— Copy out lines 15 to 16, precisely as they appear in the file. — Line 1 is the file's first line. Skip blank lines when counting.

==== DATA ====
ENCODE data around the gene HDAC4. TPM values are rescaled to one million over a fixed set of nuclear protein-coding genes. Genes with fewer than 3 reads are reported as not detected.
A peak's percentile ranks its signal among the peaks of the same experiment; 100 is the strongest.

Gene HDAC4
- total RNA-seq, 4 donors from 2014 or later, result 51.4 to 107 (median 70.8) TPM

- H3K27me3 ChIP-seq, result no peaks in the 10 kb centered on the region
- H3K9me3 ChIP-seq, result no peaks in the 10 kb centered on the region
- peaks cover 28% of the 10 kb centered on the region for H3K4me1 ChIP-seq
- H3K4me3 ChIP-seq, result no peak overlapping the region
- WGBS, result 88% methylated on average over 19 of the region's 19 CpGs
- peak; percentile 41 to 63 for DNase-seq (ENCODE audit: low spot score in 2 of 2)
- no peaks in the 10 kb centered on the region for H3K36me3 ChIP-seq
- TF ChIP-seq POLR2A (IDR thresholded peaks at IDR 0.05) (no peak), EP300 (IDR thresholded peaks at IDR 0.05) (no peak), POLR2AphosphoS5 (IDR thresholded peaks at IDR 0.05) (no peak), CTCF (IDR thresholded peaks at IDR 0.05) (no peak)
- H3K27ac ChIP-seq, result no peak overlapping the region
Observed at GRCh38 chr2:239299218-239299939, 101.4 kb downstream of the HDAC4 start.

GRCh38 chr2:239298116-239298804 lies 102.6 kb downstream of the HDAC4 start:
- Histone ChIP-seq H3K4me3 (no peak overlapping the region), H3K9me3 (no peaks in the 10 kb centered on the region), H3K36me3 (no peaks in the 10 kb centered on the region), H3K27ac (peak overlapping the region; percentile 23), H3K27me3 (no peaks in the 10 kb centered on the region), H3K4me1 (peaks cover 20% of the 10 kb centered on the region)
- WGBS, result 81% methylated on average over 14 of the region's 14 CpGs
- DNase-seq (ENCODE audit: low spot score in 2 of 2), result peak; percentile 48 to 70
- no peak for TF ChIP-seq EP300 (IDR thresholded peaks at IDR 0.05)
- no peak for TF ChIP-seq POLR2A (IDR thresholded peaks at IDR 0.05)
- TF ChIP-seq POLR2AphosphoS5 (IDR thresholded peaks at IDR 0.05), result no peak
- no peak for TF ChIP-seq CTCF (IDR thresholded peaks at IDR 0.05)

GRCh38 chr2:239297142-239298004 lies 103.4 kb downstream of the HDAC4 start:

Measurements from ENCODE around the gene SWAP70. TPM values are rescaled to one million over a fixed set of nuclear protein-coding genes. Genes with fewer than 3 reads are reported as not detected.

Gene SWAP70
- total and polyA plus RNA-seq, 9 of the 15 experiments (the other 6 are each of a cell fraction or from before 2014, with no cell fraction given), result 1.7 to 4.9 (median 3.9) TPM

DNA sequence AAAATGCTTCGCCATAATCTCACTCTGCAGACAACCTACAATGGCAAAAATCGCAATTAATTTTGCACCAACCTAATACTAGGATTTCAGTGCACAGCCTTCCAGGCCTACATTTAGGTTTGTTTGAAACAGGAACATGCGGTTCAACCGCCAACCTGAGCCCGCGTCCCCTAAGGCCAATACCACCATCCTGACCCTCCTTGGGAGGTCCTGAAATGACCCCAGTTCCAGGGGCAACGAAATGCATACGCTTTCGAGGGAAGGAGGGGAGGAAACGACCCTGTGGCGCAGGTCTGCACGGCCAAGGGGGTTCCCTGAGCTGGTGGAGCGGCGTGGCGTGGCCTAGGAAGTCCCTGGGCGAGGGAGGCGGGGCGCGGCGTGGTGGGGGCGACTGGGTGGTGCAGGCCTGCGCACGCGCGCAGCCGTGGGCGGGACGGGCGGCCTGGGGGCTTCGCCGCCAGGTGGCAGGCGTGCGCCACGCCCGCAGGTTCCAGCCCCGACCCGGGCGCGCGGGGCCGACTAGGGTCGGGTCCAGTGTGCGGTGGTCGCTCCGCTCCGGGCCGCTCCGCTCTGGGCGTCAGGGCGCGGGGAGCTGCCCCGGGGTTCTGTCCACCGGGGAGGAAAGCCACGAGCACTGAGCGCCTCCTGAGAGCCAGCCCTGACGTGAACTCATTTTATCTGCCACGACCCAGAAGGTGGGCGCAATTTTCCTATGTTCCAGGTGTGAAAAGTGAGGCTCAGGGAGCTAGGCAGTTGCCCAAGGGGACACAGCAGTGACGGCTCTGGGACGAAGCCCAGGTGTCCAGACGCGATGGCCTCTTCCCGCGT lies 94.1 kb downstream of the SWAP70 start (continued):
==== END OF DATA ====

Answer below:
GRCh38 chr2:239298116-239298804 lies 102.6 kb downstream of the HDAC4 start:
- Histone ChIP-seq H3K4me3 (no peak overlapping the region), H3K9me3 (no peaks in the 10 kb centered on the region), H3K36me3 (no peaks in the 10 kb centered on the region), H3K27ac (peak overlapping the region; percentile 23), H3K27me3 (no peaks in the 10 kb centered on the region), H3K4me1 (peaks cover 20% of the 10 kb centered on the region)